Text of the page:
The Argument Principle, The Winding Number, and Rouché’s Theorem (Part 1.)

December 15, 2010

(In this part: The Argument Principle and the Winding Number.)

Each of these three theorems (the argument principle, the winding number theorem, and Rouché’s theorem) are all interesting in their own right, but something really special happens when you put them into a cocktail mixer and shake them up together.  Really; I’m not a fan of analysis, but what we’re doing in this post I think of as almost magical

Throughout complex analysis, after visiting analytic functions, we get to Residue theory.  The point of a residue is that when we integrate an analytic complex function about a loop, everything "dies" off (because each term has an entire anti-derivative) except for the $\frac{1}{x}$ term; thus, traveling around the loop, this term contributes some to the integral.  Specifically, it contributes $2\pi i$ times the "scaling factor" coefficient of the $\frac{1}{x}$ term, which is called the residue.  I’m not sure if they call it the "residue" because it’s what’s left over when you integrate about a curve, but it’s a nice way to think about it.

Either way, the residues become quite important: we differentiate (in the non-calculus sense of the word!) different "types" of $\frac{1}{x}$ terms, and we call them poles of different orders; for example, $\frac{1}{x^5}$ is a pole of order 5 at $z=0$; on the other hand, $\frac{1}{(x-2i)^{65}}$ is a pole of order 65 at the point $z = 2i$.  There are a number of theorems which talk about how to integrate certain functions with poles like this.

This is certainly a nice thing to look at in complex analysis, as integrating around curves gives us a lot of information (and even leads to unexpected applications, like integrating integrals of real functions on the entire real line) but what else would we like to know about complex functions?  Well, when we look at real valued functions, we always like to know where the zeros of the function are; this, in turn, allows us to find maximums, minimums, and so forth.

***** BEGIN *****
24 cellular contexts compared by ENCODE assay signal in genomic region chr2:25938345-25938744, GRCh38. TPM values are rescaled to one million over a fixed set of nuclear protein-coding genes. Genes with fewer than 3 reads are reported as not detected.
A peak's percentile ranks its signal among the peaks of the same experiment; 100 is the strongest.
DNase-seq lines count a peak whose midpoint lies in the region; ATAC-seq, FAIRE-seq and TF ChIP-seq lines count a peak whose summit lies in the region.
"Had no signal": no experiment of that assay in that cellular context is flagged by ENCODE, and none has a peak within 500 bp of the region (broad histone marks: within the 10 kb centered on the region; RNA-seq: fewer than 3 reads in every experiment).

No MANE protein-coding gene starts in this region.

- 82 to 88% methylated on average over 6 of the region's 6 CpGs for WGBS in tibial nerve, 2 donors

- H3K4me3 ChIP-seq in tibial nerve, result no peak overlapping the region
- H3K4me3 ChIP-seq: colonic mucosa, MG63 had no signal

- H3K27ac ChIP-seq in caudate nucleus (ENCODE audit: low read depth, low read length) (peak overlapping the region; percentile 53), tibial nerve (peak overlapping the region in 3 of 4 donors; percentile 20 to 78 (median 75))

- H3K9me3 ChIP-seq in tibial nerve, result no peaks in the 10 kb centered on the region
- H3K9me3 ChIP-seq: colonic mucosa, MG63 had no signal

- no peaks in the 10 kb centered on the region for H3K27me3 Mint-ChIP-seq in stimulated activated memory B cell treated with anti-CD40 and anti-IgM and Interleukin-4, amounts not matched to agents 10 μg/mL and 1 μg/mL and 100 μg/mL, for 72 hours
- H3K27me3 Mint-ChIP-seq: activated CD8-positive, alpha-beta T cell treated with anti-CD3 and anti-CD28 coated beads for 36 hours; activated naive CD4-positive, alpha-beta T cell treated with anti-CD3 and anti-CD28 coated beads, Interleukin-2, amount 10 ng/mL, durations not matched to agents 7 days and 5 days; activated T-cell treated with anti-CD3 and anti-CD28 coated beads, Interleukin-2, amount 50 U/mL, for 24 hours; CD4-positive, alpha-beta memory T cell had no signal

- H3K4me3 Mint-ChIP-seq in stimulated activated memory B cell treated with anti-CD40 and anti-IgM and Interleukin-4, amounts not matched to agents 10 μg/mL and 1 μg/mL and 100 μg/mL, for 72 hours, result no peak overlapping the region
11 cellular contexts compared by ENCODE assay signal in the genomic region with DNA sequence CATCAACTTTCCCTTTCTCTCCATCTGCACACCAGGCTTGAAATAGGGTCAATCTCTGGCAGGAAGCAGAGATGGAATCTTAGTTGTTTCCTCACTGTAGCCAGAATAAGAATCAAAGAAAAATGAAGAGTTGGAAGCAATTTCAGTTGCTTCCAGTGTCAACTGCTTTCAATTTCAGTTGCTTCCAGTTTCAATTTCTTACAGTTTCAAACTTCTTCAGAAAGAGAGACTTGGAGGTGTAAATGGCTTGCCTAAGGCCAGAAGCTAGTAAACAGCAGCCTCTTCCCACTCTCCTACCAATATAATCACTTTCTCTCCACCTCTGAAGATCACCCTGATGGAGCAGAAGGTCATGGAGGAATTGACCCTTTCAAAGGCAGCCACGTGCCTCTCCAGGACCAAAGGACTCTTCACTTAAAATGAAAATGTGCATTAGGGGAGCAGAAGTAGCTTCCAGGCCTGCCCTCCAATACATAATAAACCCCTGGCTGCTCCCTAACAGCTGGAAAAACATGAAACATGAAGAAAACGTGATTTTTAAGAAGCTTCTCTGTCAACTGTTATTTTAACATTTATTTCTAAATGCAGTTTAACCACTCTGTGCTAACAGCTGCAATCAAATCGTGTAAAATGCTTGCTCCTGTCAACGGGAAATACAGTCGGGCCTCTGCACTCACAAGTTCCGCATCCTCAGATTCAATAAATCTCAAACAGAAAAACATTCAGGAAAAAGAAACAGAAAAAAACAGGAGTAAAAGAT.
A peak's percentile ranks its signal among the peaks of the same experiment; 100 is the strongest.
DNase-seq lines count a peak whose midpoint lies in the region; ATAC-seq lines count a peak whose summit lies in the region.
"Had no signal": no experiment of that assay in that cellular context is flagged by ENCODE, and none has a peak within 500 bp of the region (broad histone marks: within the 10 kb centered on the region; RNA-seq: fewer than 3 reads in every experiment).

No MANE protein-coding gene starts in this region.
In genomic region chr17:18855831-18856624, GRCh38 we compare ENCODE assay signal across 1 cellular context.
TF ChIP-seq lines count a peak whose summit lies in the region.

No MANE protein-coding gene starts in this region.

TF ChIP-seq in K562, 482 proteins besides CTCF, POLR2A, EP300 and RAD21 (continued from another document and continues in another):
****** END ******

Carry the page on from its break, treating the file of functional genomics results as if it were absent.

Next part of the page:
Now, the theorem that follows is an unexpected relationship (at least, it was for me!) between the number of poles and the number of zeros in a given interior of a simple closed curve.

Theorem (Argument Principle): If $f(z)$ is a meromorphic function (that is, it is holomorphic at all but a finite number of finite poles) inside of and on some simple closed contour $C$, then if $f$ has no zeros or poles on the curve $C$, then

$\displaystyle \oint_{C}\frac{f'(z)}{f(z)}\, dz = 2\pi i(Z - P).$

where $Z$ is the number of zeros inside $C$ counted with multiplicity and $P$ is the number of poles inside $C$ counted with orders.

Proof.  This proof is surprisingly easy, and it’s one where you can just "follow your nose" once you know where to begin.  If $z_{0}$ is a zero of $f$ then we can write $f(z) = (z-z_{0})^{k}g(z)$ by factoring where $k$ is the multiplicity and we note that $g(z_{0}) \neq 0$ or we could just factor out another factor of $(z-z_{0})$.  Taking the derivative of $f$ gives us:

$k(z-z_{0})^{k-1}g(z) + (z-z_{0})^{k}g'(z)$

by the product rule.  Thus, we divide and note that

$\displaystyle \frac{f'(z)}{f(z)} = \frac{k}{z-z_{0}} + \frac{g'(z)}{g(z)}.$

Note the first term: this term is our residue term.  Since $g(z_{0})\neq 0$ we have that the latter term is analytic at $z_{0}$ and hence in a neighborhood of $z_{0}$.  This is nice.  But this means that the residue of $\displaystyle \frac{f'(z)}{f(z)}$ will just be $k$, the multiplicity of the zero $z_{0}$.  Thus the residue at $z_{0}$ is $k$.